As you may have noticed the last few days, my sidebar had a poll which asked: if the election were held today, who would you support for Maryland’s GOP Senate nomination?
Well, I pulled the poll earlier today since it had run its course, and here are the results (drum roll please…):
- Eric Wargotz, 2,116 votes (44.87%)
- Daniel Bongino, 1,711 votes (36.28%)
- William Capps, 831 votes (17.62%)
- Corrogan Vaughn, 38 votes (0.81%)
- Robert Broadus, 10 votes (0.21%)
- Rick Hoover, 9 votes (0.19%)
One person wrote in “Bolton”, who I take to mean John Bolton. I didn’t know he was a Maryland resident.
As I’ve said all along, this was far from a scientific poll because I allowed repeat voting – in fact, I encouraged it. To that end, I did a spreadsheet (printed in .pdf form) which shows how the poll evolved over time as I broke out the numbers by timespan. There you can see where repeat votes were racked up for the various candidates, so it’s easy to tell that someone came in and stacked the poll to help out a particular candidate over a span of time. (It made for some incredible page view numbers, too – thanks!)
Yet I think the numbers aren’t all that far off from reality. Let’s look at a few facts here.
In a ten-person primary race last year, Eric Wargotz received less than 40 percent of the vote. His main competition was a political newcomer who quickly became a TEA Party favorite in Jim Rutledge – together they pulled about 70 percent of the vote, with no one else attaining a double-digit percentage.
This is a six-person race at the moment, and Wargotz has just under 45% in this poll. Realistically, that’s close to his base of Republican support from last year and it’s probably good enough to win. Running in second place? Well, he’s a political newcomer who should be able to count on a lot of support from the TEA Party since he has the backing of another popular fiscal conservative in 2010 gubernatorial hopeful Brian Murphy. Daniel Bongino has 36 percent, which roughly parallels Eric’s nine-point win in 2010.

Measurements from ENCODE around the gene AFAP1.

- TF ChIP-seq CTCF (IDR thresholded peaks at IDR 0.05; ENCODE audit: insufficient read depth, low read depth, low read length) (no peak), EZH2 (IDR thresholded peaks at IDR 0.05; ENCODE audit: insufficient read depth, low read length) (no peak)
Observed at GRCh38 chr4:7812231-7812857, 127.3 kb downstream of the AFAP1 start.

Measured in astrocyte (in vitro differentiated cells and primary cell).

Too, the chief remaining votegetter is William Capps, who probably wouldn’t poll 18 percent in reality but would likely draw a high single-digit number based on a little name recognition. Since there will likely be more candidates in the mix, his overstated number here would probably erode a bit to a more realistic number among the latecomers who may split about 10 percent of the vote.
Meanwhile, the bottom three are probably pretty close to their actual base of support since they are perennial candidates who haven’t shown well before.
My theory in doing this poll as I did is that people who are passionate enough to attempt to rig an internet poll to their chosen candidate’s advantage exist in the same relative number as support in real life. In other words, the person (or persons) who voted continually hundreds of times for Eric Wargotz exist in direct proportion poll-wise to those who would do the same for Bongino, Capps, et. al. so the poll may have some relative validity. (And quite honestly, if it drives a few extra people to my website that’s good for me.)
So I wouldn’t be surprised if the support for these people at this early stage isn’t all that far off the mark. I would say Bongino and Capps may be outperforming reality by five to ten points here, but remember there is no “undecided” in my polling to cloud the picture. Toss that group in and almost everyone would lose a dozen points or so.
Suffice to say that the race can’t be conceded to the guy who has the most name recognition (Eric Wargotz) quite yet. It may turn out to be yet another plurality race won by attrition. The early primary will be to Eric’s advantage, of course, but by no means is he a lock for the nomination.